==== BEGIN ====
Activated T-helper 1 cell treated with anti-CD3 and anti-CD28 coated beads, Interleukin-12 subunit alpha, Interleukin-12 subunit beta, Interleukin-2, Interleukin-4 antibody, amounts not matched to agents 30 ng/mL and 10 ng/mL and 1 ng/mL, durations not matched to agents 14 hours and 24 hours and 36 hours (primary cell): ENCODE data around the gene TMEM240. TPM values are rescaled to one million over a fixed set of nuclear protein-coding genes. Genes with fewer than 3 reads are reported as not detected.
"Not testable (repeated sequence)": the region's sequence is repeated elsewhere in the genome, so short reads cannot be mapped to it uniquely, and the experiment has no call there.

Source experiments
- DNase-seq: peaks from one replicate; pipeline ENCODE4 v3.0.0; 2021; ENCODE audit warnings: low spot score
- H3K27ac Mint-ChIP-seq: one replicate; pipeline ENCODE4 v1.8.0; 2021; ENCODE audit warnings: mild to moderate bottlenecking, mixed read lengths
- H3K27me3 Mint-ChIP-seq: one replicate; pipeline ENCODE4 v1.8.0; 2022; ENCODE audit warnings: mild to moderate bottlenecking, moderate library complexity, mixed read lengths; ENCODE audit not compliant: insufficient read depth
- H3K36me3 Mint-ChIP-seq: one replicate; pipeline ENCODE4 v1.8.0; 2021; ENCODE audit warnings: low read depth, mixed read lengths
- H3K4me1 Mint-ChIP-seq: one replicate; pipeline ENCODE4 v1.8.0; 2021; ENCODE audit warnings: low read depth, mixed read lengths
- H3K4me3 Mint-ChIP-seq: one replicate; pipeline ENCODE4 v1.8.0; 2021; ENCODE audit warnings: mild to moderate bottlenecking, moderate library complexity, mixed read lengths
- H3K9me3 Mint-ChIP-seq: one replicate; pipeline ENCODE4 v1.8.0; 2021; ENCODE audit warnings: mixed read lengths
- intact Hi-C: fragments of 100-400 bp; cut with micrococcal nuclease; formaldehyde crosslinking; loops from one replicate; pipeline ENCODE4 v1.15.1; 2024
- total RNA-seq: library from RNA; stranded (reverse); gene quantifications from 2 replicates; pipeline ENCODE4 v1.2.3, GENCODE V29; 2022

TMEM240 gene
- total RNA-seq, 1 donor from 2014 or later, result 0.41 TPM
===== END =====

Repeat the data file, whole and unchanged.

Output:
Activated T-helper 1 cell treated with anti-CD3 and anti-CD28 coated beads, Interleukin-12 subunit alpha, Interleukin-12 subunit beta, Interleukin-2, Interleukin-4 antibody, amounts not matched to agents 30 ng/mL and 10 ng/mL and 1 ng/mL, durations not matched to agents 14 hours and 24 hours and 36 hours (primary cell): ENCODE data around the gene TMEM240. TPM values are rescaled to one million over a fixed set of nuclear protein-coding genes. Genes with fewer than 3 reads are reported as not detected.
"Not testable (repeated sequence)": the region's sequence is repeated elsewhere in the genome, so short reads cannot be mapped to it uniquely, and the experiment has no call there.

Source experiments
- DNase-seq: peaks from one replicate; pipeline ENCODE4 v3.0.0; 2021; ENCODE audit warnings: low spot score
- H3K27ac Mint-ChIP-seq: one replicate; pipeline ENCODE4 v1.8.0; 2021; ENCODE audit warnings: mild to moderate bottlenecking, mixed read lengths
- H3K27me3 Mint-ChIP-seq: one replicate; pipeline ENCODE4 v1.8.0; 2022; ENCODE audit warnings: mild to moderate bottlenecking, moderate library complexity, mixed read lengths; ENCODE audit not compliant: insufficient read depth
- H3K36me3 Mint-ChIP-seq: one replicate; pipeline ENCODE4 v1.8.0; 2021; ENCODE audit warnings: low read depth, mixed read lengths
- H3K4me1 Mint-ChIP-seq: one replicate; pipeline ENCODE4 v1.8.0; 2021; ENCODE audit warnings: low read depth, mixed read lengths
- H3K4me3 Mint-ChIP-seq: one replicate; pipeline ENCODE4 v1.8.0; 2021; ENCODE audit warnings: mild to moderate bottlenecking, moderate library complexity, mixed read lengths
- H3K9me3 Mint-ChIP-seq: one replicate; pipeline ENCODE4 v1.8.0; 2021; ENCODE audit warnings: mixed read lengths
- intact Hi-C: fragments of 100-400 bp; cut with micrococcal nuclease; formaldehyde crosslinking; loops from one replicate; pipeline ENCODE4 v1.15.1; 2024
- total RNA-seq: library from RNA; stranded (reverse); gene quantifications from 2 replicates; pipeline ENCODE4 v1.2.3, GENCODE V29; 2022

TMEM240 gene
- total RNA-seq, 1 donor from 2014 or later, result 0.41 TPM